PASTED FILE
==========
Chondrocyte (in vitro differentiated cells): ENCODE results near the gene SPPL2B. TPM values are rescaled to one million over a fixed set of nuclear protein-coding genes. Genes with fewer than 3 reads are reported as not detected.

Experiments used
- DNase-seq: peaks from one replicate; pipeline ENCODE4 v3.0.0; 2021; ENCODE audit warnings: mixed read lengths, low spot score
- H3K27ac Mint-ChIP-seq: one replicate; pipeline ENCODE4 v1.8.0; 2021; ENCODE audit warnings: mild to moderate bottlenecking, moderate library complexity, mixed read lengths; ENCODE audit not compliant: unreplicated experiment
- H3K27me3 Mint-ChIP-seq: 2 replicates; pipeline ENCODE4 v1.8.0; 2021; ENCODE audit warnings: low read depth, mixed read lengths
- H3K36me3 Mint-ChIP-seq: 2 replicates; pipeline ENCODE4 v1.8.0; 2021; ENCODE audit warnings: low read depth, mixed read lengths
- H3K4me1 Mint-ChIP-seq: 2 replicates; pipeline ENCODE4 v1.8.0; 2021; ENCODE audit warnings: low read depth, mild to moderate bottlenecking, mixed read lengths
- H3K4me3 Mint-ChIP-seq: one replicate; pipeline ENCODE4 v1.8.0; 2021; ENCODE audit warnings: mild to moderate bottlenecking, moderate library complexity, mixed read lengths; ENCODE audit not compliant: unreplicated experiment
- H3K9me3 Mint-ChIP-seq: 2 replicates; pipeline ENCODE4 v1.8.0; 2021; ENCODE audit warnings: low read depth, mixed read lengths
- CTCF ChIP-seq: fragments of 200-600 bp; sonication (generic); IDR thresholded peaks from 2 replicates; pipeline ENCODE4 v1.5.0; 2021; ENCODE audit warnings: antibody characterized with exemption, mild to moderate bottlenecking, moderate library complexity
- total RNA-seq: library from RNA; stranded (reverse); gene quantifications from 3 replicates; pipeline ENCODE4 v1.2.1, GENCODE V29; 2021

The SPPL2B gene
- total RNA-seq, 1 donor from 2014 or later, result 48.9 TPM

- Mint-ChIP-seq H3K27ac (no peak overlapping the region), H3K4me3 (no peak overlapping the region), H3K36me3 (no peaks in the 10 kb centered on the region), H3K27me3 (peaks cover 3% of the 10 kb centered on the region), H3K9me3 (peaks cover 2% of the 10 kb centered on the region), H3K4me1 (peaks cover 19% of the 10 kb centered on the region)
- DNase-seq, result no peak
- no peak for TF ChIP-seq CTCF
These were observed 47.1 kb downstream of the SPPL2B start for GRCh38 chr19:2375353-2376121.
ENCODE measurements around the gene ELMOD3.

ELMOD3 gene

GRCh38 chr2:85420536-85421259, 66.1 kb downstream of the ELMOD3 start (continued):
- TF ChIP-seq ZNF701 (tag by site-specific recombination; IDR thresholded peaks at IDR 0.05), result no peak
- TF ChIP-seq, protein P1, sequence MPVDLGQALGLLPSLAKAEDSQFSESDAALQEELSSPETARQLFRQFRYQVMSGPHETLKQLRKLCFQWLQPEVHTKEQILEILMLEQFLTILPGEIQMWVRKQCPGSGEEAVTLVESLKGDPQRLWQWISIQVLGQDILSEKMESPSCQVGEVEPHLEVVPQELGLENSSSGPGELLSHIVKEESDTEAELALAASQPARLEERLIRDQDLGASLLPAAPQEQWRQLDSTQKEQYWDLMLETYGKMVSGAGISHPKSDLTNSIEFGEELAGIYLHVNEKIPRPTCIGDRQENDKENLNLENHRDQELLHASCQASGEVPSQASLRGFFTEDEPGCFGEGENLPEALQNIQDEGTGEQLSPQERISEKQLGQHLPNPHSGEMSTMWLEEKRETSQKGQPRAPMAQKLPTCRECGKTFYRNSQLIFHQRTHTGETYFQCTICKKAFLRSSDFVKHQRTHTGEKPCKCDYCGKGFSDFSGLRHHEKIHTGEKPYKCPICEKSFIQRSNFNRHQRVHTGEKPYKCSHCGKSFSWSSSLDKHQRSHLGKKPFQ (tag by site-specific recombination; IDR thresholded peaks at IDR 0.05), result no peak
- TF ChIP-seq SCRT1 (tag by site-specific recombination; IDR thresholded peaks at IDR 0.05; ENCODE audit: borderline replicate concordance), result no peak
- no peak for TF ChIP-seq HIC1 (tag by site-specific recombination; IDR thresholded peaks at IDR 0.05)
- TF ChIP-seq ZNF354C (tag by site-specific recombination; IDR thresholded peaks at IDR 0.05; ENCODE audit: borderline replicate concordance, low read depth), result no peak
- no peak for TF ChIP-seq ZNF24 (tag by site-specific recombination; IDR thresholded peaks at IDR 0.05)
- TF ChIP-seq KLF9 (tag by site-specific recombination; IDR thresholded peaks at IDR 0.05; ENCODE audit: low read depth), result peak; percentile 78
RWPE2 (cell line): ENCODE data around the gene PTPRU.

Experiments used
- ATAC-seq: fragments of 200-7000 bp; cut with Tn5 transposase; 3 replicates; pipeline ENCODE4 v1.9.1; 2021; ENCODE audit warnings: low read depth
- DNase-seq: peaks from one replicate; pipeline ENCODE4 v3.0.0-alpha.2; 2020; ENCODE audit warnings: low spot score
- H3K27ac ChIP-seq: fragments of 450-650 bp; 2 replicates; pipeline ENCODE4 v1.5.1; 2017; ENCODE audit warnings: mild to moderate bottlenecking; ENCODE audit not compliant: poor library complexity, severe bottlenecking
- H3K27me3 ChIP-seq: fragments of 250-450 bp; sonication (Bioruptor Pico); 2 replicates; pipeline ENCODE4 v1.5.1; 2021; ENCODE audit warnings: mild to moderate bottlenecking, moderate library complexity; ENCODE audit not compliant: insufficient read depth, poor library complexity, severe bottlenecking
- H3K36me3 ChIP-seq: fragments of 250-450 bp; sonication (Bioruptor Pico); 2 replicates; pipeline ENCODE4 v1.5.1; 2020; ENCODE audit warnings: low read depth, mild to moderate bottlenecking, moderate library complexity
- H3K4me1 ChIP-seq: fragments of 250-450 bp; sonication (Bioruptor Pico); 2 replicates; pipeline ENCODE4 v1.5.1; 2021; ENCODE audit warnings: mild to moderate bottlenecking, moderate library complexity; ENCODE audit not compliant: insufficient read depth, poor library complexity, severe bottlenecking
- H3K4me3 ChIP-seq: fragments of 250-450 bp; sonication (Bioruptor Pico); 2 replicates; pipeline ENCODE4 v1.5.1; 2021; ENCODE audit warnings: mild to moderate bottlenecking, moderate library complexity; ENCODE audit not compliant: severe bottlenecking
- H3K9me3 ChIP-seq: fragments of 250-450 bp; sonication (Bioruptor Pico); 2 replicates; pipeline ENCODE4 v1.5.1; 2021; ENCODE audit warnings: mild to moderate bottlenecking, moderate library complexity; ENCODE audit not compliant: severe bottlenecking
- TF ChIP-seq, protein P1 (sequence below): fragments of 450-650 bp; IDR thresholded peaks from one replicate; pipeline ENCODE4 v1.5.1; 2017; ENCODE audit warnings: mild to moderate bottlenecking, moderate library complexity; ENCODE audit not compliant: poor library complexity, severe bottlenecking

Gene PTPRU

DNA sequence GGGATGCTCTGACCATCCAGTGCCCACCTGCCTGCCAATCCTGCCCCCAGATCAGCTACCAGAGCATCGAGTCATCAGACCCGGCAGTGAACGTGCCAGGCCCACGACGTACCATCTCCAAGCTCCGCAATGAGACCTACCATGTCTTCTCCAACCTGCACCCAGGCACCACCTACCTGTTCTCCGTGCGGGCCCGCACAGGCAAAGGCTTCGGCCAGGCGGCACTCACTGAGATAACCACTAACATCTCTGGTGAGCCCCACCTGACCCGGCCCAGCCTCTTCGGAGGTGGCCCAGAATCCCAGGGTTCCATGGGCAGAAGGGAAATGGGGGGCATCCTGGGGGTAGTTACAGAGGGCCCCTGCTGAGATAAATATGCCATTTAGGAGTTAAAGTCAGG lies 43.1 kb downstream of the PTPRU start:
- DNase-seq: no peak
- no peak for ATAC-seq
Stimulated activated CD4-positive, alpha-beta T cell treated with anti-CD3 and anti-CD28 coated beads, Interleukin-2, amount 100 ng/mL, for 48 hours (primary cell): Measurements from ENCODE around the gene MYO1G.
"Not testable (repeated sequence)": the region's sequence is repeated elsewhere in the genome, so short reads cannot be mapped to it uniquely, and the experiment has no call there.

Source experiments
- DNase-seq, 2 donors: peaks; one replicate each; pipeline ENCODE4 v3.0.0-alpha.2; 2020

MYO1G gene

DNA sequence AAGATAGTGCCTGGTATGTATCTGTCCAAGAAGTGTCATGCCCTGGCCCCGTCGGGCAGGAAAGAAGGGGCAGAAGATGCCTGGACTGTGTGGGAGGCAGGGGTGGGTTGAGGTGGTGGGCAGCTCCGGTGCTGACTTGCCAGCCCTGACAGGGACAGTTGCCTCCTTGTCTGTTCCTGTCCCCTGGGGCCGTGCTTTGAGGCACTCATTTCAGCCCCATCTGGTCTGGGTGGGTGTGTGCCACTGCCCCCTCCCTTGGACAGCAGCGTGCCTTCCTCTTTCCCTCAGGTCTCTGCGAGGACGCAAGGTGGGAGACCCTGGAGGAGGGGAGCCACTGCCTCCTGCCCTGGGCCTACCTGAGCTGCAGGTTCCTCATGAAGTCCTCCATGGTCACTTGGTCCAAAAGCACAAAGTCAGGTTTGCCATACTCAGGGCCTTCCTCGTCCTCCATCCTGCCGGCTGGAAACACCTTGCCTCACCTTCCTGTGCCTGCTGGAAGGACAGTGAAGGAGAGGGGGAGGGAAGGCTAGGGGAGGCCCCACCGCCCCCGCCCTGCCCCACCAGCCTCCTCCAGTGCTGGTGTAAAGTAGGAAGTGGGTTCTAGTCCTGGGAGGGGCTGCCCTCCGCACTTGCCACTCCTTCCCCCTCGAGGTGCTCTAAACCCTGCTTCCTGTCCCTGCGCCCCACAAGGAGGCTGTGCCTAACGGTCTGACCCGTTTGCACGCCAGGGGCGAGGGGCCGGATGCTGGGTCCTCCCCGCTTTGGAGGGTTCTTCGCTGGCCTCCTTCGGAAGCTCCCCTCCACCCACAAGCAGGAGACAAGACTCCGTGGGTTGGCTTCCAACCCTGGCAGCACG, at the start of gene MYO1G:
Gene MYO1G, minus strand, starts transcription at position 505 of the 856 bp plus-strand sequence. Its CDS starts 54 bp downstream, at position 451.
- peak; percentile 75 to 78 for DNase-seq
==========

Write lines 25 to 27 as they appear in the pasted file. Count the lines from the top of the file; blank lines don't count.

- TF ChIP-seq ZNF354C (tag by site-specific recombination; IDR thresholded peaks at IDR 0.05; ENCODE audit: borderline replicate concordance, low read depth), result no peak
- no peak for TF ChIP-seq ZNF24 (tag by site-specific recombination; IDR thresholded peaks at IDR 0.05)
- TF ChIP-seq KLF9 (tag by site-specific recombination; IDR thresholded peaks at IDR 0.05; ENCODE audit: low read depth), result peak; percentile 78